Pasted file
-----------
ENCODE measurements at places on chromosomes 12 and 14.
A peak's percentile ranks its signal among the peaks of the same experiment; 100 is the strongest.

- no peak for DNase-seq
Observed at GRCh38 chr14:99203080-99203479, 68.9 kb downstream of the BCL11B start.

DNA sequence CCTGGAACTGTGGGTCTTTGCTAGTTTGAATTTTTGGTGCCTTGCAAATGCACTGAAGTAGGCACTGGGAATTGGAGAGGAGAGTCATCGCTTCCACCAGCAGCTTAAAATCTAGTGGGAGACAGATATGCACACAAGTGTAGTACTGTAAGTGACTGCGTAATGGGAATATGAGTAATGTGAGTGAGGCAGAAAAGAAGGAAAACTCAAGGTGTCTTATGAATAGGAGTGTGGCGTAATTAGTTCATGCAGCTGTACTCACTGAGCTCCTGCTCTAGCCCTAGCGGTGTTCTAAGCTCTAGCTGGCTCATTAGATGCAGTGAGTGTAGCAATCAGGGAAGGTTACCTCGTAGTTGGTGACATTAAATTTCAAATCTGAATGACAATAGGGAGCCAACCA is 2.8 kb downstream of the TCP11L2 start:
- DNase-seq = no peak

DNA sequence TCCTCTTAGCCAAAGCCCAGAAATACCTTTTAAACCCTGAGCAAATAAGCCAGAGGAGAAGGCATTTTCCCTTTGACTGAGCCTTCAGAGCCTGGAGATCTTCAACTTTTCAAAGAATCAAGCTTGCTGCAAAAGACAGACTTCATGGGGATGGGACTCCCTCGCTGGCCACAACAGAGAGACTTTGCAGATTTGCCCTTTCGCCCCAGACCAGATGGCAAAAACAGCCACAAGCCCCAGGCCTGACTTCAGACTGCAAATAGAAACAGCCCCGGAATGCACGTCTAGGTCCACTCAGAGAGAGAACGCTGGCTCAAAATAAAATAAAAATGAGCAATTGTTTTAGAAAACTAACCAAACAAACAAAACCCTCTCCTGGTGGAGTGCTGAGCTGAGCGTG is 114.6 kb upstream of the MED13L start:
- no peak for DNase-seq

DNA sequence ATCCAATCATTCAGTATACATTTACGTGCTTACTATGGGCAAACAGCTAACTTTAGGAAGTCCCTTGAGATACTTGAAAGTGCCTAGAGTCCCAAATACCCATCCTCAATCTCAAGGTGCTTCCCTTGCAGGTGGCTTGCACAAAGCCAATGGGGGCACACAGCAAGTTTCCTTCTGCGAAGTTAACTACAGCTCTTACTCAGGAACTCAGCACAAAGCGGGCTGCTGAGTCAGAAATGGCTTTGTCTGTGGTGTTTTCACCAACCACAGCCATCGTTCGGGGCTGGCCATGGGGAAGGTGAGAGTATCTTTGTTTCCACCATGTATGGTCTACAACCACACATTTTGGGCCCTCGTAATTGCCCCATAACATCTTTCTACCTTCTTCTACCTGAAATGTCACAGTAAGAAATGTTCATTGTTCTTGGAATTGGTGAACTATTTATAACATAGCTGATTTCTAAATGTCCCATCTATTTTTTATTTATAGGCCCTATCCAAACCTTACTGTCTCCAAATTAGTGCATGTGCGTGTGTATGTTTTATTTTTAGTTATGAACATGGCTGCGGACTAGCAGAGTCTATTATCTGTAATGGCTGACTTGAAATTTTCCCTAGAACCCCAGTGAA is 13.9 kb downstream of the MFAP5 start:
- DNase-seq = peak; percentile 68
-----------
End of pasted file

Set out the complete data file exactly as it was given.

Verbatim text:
ENCODE measurements at places on chromosomes 12 and 14.
A peak's percentile ranks its signal among the peaks of the same experiment; 100 is the strongest.

- no peak for DNase-seq
Observed at GRCh38 chr14:99203080-99203479, 68.9 kb downstream of the BCL11B start.

DNA sequence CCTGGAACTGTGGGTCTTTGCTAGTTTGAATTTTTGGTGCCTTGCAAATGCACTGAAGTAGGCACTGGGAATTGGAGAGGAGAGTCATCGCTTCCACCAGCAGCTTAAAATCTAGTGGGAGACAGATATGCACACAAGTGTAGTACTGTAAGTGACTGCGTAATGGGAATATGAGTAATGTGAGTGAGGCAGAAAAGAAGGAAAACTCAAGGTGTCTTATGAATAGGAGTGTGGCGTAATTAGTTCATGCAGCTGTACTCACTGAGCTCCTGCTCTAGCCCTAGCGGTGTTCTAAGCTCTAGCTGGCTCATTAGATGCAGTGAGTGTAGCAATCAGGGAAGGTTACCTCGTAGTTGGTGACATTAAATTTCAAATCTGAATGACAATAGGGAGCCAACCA is 2.8 kb downstream of the TCP11L2 start:
- DNase-seq = no peak

DNA sequence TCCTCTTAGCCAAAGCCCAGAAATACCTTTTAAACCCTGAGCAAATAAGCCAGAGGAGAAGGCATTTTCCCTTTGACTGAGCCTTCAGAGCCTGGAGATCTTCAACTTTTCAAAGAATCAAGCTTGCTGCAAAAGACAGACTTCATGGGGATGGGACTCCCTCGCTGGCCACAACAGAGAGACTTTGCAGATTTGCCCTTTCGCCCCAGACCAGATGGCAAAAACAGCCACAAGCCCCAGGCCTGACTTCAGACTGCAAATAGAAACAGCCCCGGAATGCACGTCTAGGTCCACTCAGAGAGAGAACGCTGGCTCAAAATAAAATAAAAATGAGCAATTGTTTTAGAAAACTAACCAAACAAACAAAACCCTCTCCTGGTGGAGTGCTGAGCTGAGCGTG is 114.6 kb upstream of the MED13L start:
- no peak for DNase-seq

DNA sequence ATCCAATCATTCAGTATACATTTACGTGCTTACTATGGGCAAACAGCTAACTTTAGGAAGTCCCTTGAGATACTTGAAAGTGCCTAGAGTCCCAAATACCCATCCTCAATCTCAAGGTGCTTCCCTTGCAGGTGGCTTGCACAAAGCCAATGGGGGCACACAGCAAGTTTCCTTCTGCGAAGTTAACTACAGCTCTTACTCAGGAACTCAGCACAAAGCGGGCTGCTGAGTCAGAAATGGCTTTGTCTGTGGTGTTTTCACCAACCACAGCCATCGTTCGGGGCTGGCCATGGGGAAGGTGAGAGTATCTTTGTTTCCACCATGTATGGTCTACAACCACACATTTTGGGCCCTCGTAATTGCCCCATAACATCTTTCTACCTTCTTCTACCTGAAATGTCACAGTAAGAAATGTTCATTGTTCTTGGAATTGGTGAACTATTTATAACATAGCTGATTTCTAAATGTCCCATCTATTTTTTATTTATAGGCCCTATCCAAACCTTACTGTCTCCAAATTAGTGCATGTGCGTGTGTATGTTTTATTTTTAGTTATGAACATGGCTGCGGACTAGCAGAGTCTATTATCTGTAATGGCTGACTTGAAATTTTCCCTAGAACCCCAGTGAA is 13.9 kb downstream of the MFAP5 start:
- DNase-seq = peak; percentile 68